At some point, it all changed. When you think of Kraftwerk, there are essentially two distinct entities there. One is the forward-thinking, massively influential technopop band that released albums on a regular basis and consistently evolved their sound as technology allowed. The other is the group of perfectionists who treat their discography as a timeless artifact, one which requires gradual upgrading and polishing every now and then, like an exhibit in a museum. I am not exactly sure when one transitioned to the other – somehow, I feel the five-year process of digitizing and re-sampling that led to 1991’s The Mix had something to do with it – but the fact is that Kraftwerk today seem diametrically opposed to the Kraftwerk of yesterday. During the group’s heyday there was still a sense of adventure and improvisation about them; the group would perform on analogue instruments and show some semblance of personality on stage. Just watch Bartos and Schneider in this clip; they seemed to actually recognize the humor in their work, in a deadpan sort of way. Nowadays Kraftwerk is four men on stage trying to move as little as possible, to the point where you can hear people ask if they’re doing anything at all; the animatronic mannequins that take the stage during “The Robots” are more lively than the actual humans. The classic lineup has been reduced to the 70-year old Hutter and three guys you probably can’t name, even though two of them have been in the group for over 25 years (the other is someone named Falk Grieffenhagen, who may not be a real person).
Over that span, they’ve released one album and one single. That’s it. The end result was 2009’s Der Katalog, an 8-disc remastered box set which recasts the band’s discography as a complete set, one that began with Autobahn and apparently ends with Tour de France Soundtracks. All eight discs separately numbered and adorned with new, minimalist artwork, with a bit of revisionist history (Electric Cafe is now called Techno Pop and features a slightly rejiggered tracklisting). Regardless of your opinion of the music, there is something utterly inscrutable about it. Eight discs, that’s two by two by two, a perfect cube. The numbering and streamlining of the cover art almost seem to imply that the Kraftwerk of Autobahn had an eye on what they’d be doing 30 years later.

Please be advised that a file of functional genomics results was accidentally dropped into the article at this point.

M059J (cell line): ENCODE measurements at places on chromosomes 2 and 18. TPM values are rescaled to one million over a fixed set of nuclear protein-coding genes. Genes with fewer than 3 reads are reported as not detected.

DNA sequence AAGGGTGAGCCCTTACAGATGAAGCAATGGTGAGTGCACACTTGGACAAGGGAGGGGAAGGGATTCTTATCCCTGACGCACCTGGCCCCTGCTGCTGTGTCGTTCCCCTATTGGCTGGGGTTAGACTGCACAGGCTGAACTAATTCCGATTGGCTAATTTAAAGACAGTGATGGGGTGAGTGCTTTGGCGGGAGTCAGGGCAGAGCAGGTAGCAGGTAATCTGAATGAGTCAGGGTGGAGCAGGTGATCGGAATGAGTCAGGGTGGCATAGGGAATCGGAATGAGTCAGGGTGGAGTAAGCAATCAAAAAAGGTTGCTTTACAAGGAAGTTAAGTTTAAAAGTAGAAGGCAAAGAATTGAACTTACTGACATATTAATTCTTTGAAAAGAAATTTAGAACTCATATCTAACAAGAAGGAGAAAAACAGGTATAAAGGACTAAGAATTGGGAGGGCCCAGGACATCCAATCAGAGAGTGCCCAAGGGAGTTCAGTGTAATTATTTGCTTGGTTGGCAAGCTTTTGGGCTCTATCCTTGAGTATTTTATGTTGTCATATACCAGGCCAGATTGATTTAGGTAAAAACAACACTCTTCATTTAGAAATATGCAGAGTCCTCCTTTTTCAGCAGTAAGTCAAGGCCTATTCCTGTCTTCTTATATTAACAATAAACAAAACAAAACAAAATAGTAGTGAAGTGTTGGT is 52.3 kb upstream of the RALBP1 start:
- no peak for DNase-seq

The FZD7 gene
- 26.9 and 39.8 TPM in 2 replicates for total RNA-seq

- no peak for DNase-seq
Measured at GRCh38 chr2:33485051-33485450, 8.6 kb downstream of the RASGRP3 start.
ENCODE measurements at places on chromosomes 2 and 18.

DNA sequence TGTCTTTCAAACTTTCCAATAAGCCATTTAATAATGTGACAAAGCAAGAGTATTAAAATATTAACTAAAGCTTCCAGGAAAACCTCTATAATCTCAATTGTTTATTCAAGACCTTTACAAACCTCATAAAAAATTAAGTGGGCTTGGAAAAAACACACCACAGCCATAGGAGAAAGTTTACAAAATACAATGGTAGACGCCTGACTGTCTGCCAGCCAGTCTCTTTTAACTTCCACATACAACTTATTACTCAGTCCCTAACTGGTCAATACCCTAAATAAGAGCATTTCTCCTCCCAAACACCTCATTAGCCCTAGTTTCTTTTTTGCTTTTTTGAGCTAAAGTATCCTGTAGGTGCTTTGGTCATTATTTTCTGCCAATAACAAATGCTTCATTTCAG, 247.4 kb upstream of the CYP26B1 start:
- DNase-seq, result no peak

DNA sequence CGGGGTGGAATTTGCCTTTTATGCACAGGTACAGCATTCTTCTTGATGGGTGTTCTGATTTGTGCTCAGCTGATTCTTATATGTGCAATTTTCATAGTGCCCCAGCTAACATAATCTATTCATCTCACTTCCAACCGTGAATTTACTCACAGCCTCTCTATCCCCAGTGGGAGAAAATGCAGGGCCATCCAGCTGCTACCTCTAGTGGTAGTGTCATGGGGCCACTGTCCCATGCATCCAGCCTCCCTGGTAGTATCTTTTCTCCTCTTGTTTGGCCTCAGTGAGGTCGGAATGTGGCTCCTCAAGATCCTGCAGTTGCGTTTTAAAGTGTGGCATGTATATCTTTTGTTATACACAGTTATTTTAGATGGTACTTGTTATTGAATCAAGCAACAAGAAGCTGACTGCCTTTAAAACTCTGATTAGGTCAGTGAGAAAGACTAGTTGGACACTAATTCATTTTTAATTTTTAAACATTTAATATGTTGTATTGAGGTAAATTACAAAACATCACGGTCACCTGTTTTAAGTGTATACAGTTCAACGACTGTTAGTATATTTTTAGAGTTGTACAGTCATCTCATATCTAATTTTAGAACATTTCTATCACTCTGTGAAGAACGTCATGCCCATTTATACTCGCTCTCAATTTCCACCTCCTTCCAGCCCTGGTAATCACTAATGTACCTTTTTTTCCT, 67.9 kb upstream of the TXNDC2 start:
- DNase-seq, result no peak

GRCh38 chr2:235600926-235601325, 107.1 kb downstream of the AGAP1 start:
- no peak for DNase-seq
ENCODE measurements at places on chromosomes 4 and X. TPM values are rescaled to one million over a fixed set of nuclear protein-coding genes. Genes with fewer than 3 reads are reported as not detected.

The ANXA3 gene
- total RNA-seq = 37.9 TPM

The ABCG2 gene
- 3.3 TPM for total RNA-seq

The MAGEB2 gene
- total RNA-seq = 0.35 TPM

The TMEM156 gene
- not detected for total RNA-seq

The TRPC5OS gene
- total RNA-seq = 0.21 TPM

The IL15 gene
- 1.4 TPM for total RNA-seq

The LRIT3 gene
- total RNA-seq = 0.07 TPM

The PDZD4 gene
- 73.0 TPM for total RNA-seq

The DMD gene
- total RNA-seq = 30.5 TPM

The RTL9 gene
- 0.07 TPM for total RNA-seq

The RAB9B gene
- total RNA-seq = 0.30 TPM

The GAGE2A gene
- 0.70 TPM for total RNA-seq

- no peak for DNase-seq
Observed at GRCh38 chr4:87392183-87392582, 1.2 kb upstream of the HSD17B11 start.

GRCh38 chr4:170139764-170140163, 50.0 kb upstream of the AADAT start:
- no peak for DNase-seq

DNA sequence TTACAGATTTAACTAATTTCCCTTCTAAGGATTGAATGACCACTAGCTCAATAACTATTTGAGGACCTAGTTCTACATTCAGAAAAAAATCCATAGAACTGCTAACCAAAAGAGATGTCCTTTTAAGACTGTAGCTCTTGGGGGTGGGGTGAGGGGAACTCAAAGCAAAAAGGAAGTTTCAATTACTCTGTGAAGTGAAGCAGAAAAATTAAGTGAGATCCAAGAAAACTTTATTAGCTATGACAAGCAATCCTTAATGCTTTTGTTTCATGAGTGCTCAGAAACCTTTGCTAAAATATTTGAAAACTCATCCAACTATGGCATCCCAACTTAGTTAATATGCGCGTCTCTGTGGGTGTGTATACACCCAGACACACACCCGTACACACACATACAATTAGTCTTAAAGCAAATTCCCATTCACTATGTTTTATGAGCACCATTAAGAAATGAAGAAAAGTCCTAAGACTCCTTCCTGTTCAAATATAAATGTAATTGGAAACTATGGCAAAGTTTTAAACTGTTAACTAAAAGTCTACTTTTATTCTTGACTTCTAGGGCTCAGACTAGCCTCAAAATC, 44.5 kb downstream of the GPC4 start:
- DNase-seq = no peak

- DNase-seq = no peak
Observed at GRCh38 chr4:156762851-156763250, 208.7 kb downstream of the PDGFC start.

And now, this. Another 8-disc boxset of the same exact material, this time “live”, which I put in quotation marks since these are direct from the soundboard. With the audience edited out, you’d think these were new studio recordings, though I suppose their live show is so controlled and precise that there’s virtually no difference these days. Everything is re-recorded and somewhat tweaked, with the sort of small differences that hardcore fans tend to obsess over; a slightly different rhythm here, a new line there (references to Fukushima in “Radioactivity”), more futzing with the tracklistings (the albums from Trans-Europe Express to Techno Pop have all been shuffled up), and a sense of brevity, reducing most albums to around a half hour each. It’s a chance to hear the other half of Kraftwerk’s discography minimized-maximized, including the second half of Autobahn, the rest of Radioactivity, and everything else that hasn’t been included on a dozen separate compilations, stuff like “Spacelab” and “Sex Object”. Is that something that sounds interesting to you?